A sweet donation for war-torn Palestine

Former Merebank resident, Ajith Sathanand, the head of operations at a bakery in Jordan, has been making waves on social media after donating 100 000 cupcakes to the people of Palestine

Ajith Sathanand's production team with their completed and boxed cupcakes, ready to be delivered to the people of Palestine. Picture: Supplied

Published Dec 7, 2023

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FORMER Merebank resident, Ajith Sathanand, the head of operations at a bakery in Jordan, has been making waves on social media after donating 100 000 cupcakes to the people of Palestine.

Sathanand, a manufacturing manager by profession, said he had been working in Jordan for the past four years.

“After leaving Premier Foods in Durban, I relocated to Saudi Arabia in 2012 as a manufacturing manager for the Almarai Bakery. In 2019, I joined the Alyoum Bakery in Jordan where I run the operations,” he said.

Sathanand, 61, is married to his wife of 39 years, Usha. She lives in South Africa and occasionally visits him for the holidays.

The father of four children - Arisha, Kameel, Charlene and Serina and grandfather of Ayara, 5 and Kyrav, 3 - said his wife had inspired him to make the donation to the people of Palestine.

Ajith Sathanand and his wife, Usha, who he thanked for encouraging him to do the cupcake donation to Palestine as a charitable act. Picture: Supplied

“Since I run the operations of the bakery, I put the idea to my team. We then decided to donate 100 000 chocolate and red velvet cupcakes to the people of Palestine,” said Sathanand.

He said he lived in Amman and worked at the bakery which was based in the Hallabat region in Jordan.

“Palestine is about 80 kilometres away from the bakery. That is like travelling from Durban to just before Empangeni. From where I work, we can hear the bombs and missiles as and when it happens. We can also see the thick smoke in the sky from buildings that are burning,” Sathanand said.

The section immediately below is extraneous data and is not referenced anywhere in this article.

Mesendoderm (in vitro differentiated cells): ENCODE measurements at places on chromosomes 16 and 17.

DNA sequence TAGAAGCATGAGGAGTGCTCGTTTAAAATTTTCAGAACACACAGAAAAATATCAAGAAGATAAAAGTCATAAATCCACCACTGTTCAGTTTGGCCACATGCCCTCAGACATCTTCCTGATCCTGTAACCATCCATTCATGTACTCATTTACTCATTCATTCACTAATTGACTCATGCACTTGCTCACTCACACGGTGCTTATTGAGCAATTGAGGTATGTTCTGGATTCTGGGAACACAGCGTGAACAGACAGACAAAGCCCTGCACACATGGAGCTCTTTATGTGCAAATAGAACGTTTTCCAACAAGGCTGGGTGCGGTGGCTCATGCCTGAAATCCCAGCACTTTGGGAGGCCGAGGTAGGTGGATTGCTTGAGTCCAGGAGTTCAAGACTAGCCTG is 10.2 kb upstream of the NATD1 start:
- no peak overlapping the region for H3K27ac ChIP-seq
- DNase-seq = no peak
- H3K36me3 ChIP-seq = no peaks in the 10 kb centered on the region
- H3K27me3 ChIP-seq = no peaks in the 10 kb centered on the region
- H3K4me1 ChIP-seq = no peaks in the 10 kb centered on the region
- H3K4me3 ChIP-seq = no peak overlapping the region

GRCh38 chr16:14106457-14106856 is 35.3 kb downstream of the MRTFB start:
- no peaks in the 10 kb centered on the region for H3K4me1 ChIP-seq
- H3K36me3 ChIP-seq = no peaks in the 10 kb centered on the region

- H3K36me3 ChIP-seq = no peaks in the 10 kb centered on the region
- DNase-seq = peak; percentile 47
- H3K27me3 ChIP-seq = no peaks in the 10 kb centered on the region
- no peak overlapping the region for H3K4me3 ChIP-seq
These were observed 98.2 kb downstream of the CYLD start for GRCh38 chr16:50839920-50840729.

“We had to deliver the cupcakes at the border and then it was transported to Palestine, led by the military forces. We didn’t go to the border ourselves. We hired a driver with a horse and trailer. He is from Palestine and regularly makes trips between Jordan and Palestine.

“It is safer this way because he is familiar with the territory and no-one would suspect anything sinister. If we sent an outsider, it would cause a problem. He took it to Palestine and we our people where they could find the cupcakes.”

Sathanand said he was not active on Facebook and was surprised to see the hype and positive comments about their “sweet” contribution.

“My family and friends sent me screenshots of what people were saying on social media. All the comments were so positive. The comments also related to me being a Hindu and doing this for the Muslim community. But it’s not new to me. My family has a long tradition of being involved in charity, even now in South Africa.

“At the end of the day, it’s not about the colour of your skin or your religion. It's about doing something good for the sake of humanity.”

He said he was happy to continue working in Jordan and did not have any immediate plans to return home to South Africa.